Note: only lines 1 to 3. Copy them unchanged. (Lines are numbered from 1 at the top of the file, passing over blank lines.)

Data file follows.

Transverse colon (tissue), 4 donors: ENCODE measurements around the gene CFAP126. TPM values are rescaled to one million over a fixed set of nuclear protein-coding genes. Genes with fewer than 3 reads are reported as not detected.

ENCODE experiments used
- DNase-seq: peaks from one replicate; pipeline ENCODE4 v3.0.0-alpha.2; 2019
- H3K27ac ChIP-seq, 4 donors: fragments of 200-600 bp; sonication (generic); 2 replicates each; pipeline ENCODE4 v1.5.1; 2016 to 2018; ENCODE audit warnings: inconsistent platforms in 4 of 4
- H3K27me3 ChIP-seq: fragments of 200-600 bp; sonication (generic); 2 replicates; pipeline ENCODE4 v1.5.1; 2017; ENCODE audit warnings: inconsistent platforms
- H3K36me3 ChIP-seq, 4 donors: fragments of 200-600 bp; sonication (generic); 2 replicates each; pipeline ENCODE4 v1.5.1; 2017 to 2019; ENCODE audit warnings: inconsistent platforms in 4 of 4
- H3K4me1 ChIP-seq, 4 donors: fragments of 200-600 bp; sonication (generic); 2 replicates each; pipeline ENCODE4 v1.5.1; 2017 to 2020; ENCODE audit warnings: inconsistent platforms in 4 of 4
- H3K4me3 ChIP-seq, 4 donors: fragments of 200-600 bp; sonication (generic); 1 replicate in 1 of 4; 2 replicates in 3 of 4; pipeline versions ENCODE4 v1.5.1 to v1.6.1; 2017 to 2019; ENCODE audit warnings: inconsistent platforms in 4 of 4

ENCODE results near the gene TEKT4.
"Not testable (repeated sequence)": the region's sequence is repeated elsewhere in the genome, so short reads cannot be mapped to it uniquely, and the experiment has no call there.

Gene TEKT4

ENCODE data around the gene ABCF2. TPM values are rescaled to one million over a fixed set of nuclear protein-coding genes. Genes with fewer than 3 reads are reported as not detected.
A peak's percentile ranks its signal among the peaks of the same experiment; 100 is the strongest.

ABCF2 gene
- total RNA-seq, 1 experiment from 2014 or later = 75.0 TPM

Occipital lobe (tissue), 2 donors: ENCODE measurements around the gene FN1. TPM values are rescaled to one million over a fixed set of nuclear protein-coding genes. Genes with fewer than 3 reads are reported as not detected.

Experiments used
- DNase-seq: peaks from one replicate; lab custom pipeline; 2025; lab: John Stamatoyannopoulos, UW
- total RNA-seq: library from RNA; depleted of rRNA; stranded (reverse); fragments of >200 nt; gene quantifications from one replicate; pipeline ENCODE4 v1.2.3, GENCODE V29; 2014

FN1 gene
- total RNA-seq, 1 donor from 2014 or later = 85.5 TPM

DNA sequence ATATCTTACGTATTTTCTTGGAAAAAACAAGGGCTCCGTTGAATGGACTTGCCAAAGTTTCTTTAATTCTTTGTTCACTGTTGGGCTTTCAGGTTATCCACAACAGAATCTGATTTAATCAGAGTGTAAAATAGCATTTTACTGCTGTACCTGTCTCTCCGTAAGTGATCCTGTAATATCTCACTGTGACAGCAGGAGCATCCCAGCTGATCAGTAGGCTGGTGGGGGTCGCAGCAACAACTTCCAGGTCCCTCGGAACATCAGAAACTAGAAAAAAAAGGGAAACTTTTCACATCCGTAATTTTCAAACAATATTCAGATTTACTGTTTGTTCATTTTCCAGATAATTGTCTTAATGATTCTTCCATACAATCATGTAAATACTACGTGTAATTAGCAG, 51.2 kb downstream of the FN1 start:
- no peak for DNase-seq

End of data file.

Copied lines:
Transverse colon (tissue), 4 donors: ENCODE measurements around the gene CFAP126. TPM values are rescaled to one million over a fixed set of nuclear protein-coding genes. Genes with fewer than 3 reads are reported as not detected.

ENCODE experiments used
- DNase-seq: peaks from one replicate; pipeline ENCODE4 v3.0.0-alpha.2; 2019